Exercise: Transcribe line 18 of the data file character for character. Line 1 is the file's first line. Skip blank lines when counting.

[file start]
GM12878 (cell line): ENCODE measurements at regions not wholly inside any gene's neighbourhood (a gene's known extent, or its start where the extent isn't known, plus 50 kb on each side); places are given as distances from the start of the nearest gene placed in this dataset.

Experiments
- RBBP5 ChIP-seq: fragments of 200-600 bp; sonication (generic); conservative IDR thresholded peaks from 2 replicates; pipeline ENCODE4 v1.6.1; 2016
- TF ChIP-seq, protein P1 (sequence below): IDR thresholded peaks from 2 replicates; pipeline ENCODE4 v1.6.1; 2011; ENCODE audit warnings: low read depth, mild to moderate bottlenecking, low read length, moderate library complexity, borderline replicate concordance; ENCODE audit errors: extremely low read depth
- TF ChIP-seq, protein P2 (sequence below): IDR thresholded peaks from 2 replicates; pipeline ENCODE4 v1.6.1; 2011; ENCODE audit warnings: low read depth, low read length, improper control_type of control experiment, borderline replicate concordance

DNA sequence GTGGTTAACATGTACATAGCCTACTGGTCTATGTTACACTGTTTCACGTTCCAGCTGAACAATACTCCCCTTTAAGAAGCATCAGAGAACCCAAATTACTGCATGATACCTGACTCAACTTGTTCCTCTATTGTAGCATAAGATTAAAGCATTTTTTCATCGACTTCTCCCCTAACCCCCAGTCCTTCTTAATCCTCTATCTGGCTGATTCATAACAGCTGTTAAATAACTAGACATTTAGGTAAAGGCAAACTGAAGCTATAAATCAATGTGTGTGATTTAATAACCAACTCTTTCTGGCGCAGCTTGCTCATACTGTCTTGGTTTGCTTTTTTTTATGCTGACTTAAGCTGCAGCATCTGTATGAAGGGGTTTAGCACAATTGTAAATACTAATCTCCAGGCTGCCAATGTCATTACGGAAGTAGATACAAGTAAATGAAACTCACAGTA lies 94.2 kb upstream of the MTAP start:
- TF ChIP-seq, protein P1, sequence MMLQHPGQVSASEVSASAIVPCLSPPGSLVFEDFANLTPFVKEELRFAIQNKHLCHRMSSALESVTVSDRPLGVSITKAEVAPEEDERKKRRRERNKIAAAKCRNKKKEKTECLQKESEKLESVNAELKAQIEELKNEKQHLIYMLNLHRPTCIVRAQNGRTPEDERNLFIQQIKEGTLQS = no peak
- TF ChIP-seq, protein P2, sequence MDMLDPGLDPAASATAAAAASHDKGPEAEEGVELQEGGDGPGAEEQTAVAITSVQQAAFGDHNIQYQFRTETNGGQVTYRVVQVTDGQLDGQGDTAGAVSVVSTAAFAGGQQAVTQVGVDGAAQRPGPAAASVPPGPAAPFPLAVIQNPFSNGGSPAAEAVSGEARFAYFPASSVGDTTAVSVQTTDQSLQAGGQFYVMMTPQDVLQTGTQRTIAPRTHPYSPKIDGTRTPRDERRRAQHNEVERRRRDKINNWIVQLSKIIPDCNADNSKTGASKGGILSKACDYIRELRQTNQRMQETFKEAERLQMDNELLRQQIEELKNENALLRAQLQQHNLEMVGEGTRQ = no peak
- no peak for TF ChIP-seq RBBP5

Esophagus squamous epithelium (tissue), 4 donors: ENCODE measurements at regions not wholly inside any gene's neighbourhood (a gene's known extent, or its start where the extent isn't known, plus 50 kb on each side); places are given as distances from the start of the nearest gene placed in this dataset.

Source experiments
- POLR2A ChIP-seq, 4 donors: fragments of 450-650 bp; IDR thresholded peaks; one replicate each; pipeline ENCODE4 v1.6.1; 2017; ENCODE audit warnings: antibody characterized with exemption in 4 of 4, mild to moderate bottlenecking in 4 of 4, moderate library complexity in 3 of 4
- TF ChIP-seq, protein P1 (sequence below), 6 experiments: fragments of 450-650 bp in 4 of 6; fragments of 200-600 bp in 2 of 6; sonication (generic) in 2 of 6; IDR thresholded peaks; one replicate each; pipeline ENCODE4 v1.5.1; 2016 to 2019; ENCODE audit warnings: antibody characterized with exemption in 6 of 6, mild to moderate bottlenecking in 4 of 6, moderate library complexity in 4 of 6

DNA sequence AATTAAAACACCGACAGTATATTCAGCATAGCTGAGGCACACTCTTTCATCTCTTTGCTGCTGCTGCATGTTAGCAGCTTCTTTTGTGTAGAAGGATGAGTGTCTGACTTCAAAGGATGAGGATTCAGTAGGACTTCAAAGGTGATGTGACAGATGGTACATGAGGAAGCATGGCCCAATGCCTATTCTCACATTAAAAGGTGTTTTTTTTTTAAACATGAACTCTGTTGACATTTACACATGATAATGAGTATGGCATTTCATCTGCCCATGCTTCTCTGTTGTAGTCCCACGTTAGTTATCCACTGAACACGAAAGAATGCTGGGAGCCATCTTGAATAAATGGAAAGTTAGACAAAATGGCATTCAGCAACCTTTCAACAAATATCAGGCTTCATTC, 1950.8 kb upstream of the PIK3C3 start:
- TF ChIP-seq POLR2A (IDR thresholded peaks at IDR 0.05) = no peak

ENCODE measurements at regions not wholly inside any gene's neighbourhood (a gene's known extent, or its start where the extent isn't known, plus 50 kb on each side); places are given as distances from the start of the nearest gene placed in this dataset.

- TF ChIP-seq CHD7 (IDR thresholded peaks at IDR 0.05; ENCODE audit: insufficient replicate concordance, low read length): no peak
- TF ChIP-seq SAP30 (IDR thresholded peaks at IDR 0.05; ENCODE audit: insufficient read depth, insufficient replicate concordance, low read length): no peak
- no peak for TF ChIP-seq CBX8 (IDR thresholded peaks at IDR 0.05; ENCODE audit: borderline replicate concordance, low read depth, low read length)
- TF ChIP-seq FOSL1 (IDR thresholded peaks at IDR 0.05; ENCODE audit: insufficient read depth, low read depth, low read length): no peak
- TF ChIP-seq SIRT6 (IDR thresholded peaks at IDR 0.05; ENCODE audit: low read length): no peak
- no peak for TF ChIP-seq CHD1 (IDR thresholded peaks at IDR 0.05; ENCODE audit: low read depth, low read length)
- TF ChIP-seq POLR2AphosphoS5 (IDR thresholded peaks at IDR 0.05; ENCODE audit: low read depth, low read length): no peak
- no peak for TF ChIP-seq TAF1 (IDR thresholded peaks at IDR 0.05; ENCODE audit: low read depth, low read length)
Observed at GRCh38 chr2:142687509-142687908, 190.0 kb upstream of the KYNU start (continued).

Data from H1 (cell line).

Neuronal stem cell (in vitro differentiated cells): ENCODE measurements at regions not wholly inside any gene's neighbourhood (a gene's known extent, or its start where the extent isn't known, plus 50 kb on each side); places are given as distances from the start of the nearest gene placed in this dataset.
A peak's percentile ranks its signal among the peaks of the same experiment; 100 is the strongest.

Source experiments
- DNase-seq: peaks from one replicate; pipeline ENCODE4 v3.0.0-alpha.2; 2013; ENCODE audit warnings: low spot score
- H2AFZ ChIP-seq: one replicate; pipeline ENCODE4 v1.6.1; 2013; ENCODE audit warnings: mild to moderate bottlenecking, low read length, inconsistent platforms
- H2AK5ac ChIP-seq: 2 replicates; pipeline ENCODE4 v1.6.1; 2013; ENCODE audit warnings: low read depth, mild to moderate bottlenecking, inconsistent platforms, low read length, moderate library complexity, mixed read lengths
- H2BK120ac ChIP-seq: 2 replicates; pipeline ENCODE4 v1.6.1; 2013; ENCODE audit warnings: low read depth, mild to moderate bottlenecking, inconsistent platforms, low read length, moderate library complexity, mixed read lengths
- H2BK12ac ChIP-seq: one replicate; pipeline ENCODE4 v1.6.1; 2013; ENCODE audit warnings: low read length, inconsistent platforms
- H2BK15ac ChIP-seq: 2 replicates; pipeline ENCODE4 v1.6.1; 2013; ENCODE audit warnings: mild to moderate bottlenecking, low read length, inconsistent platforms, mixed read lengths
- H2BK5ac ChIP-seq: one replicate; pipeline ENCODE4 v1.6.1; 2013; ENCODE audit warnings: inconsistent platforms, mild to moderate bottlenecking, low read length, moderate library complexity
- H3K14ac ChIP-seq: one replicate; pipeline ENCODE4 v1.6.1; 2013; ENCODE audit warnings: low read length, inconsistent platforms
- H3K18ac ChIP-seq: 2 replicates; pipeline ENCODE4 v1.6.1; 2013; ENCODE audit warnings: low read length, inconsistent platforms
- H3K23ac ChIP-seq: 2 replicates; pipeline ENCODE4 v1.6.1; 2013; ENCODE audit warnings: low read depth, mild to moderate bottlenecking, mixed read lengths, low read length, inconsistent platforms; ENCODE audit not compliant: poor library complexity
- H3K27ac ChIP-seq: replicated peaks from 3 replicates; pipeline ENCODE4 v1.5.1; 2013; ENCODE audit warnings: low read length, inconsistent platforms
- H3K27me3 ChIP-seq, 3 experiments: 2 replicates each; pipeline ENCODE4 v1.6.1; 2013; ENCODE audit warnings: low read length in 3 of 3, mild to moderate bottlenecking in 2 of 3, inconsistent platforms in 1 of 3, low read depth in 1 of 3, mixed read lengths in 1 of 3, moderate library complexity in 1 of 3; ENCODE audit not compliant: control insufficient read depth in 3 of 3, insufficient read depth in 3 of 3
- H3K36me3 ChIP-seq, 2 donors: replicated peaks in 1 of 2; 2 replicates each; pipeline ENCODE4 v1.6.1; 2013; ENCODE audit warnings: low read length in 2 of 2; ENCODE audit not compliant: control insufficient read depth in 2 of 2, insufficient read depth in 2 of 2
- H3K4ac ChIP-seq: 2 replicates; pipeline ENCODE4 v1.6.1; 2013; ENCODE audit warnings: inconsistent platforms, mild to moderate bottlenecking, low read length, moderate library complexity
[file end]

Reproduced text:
- TF ChIP-seq SAP30 (IDR thresholded peaks at IDR 0.05; ENCODE audit: insufficient read depth, insufficient replicate concordance, low read length): no peak